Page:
Eco-friendly adobe home achieves greater sustainability with radiant floor heating

Mon, 09/23/2013 - 23:28

Living off the grid may not be everyone's idea of a grand time, but for Charlie and Catherine Anderson, they have enjoyed their time living in a home run off a hybrid solar power system. The Tennessean reported that the house is functionally unique and now available for purchase. 
The home comes with 16.2 acres of private, wooded land and is listed for $550,000. Purchasing this home is not only an investment for the future, but also signifies a dedication to sustainable living and decreasing operational costs. The adobe structure has been built traditionally with straw bale and clay. However, structures such as this are much more common in dry temperate climates found in places like the southwest than in the middle of Tennessee. 
The three-bedroom, two-bath house is built with a custom hybrid solar power system that also involves a radiant floor heating unit underneath the stained concrete floors and a backup generator. Electricity is turned off when deemed unnecessary to reduce the drain on the solar battery system that rests on top of a tin roof. There is also a windmill and another system harnessing the hydro power of the creek that travels across the land on the property.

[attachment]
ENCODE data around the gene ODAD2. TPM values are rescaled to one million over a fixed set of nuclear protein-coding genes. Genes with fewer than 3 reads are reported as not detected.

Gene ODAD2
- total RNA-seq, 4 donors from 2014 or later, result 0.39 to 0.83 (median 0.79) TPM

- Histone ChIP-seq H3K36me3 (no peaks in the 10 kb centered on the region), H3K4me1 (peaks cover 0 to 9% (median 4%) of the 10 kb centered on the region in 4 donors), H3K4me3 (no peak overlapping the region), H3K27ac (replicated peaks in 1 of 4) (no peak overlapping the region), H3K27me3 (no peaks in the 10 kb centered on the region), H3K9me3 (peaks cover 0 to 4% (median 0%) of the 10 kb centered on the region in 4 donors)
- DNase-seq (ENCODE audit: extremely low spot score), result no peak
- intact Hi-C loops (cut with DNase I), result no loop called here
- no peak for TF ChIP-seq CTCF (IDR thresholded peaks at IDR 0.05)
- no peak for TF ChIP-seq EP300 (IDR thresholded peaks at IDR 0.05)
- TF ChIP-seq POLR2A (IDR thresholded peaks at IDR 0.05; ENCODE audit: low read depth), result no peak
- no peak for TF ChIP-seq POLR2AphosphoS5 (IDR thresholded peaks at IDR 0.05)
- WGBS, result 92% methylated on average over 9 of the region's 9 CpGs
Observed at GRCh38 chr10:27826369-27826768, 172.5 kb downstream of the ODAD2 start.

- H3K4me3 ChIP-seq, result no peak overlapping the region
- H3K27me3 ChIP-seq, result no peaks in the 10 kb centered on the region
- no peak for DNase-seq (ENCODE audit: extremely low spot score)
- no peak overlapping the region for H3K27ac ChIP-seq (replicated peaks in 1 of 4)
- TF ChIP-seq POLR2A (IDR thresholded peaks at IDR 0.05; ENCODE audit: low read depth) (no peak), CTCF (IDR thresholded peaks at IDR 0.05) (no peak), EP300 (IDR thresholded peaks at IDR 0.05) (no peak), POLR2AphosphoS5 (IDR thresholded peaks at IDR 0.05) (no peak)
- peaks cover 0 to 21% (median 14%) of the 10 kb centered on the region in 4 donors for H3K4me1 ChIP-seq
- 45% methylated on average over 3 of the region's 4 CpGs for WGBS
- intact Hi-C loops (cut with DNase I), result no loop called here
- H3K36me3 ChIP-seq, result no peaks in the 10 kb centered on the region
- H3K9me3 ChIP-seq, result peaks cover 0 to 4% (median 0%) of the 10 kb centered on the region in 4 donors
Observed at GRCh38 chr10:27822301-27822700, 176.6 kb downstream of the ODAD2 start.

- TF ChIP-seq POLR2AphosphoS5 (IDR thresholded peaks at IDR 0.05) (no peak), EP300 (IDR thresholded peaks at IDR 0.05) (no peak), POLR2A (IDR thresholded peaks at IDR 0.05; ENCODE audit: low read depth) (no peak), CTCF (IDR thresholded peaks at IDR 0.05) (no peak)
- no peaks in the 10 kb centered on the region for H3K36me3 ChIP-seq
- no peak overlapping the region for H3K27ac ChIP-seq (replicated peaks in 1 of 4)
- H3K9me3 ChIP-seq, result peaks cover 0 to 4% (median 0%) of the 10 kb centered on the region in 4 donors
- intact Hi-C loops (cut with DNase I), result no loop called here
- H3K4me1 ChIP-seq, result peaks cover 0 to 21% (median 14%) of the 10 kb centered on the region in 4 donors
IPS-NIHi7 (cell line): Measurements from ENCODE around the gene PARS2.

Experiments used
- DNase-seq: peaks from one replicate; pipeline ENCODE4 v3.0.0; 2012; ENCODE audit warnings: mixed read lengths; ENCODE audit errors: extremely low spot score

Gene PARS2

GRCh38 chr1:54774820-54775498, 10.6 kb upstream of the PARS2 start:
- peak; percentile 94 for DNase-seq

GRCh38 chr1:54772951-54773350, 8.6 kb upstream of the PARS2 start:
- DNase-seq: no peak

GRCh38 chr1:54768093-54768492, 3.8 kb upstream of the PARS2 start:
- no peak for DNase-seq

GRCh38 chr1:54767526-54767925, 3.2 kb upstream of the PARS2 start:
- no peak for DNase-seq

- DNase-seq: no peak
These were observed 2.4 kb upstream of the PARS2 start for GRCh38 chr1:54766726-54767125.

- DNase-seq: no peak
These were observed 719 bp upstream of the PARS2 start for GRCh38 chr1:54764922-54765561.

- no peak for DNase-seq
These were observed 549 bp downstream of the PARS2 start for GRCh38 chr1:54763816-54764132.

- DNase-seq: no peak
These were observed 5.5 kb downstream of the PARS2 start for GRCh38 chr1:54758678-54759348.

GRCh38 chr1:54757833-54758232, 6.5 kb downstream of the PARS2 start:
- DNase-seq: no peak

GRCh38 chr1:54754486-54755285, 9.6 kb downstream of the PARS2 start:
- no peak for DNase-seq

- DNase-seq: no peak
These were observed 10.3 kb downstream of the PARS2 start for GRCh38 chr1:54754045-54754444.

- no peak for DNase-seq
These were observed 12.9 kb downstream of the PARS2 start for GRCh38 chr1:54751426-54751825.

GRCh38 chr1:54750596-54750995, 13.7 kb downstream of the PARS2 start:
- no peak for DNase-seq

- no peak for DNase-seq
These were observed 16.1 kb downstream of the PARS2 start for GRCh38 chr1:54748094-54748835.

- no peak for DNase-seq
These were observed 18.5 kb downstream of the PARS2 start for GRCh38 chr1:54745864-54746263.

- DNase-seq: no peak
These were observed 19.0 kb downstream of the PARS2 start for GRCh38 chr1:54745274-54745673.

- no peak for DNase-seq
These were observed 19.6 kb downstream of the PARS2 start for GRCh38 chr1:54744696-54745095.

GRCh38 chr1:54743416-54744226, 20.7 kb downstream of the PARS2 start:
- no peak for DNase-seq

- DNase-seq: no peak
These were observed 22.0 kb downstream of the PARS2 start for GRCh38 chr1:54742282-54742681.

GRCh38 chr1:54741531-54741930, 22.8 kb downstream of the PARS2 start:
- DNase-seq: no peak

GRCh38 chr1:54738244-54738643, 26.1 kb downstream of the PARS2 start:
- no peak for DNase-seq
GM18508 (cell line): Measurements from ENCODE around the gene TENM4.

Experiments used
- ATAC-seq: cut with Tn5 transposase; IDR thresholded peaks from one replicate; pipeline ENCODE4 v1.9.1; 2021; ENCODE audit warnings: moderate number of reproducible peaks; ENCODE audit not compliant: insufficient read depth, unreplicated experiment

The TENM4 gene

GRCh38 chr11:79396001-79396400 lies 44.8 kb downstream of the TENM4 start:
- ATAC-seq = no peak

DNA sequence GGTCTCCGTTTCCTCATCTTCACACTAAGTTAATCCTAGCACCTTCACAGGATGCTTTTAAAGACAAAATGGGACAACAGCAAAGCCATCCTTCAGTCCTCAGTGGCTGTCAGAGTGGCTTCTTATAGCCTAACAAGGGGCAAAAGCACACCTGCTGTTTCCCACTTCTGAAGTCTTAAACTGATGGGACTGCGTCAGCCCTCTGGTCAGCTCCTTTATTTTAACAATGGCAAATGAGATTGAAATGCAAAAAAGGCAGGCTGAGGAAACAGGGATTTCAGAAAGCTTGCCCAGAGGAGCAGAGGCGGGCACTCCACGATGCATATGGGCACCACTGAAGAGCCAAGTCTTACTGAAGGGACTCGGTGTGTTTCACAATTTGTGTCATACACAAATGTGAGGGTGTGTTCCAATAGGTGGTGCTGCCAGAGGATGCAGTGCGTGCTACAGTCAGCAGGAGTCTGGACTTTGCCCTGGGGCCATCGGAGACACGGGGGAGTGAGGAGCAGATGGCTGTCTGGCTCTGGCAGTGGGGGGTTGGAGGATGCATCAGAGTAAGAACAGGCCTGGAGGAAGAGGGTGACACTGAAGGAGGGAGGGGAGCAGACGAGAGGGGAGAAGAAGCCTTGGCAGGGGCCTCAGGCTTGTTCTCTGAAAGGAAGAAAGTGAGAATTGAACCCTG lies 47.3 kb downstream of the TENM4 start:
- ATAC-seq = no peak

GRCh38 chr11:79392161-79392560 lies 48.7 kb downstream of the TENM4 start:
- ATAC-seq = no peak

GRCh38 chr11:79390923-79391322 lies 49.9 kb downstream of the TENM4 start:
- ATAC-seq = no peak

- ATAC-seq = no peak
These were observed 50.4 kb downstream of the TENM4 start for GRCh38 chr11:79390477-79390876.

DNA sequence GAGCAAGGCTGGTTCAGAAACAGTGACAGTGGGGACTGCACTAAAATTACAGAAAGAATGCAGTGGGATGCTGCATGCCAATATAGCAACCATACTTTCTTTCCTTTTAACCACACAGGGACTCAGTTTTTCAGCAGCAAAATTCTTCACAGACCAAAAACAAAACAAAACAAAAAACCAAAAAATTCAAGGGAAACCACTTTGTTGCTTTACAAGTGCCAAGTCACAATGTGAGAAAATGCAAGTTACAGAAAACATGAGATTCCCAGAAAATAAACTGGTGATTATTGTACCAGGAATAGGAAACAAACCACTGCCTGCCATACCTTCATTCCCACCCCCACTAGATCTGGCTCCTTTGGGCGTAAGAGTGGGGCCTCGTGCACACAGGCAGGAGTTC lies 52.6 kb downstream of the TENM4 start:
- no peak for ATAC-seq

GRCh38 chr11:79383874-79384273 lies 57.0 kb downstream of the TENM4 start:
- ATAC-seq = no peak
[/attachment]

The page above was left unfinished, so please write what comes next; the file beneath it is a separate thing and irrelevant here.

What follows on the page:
By combining all of these technologies the homeowners were able to significantly reduce operational expenses. The radiant floor heating system sits below the concrete floors, which boosts the thermal efficiency of the system because concrete is very conducive to holding heat during the winters or coolness during the summers. In addition, because a radiant floor heating system does not transfer heat through traditional means like a radiator or vents, heat loss is drastically reduced and energy saved.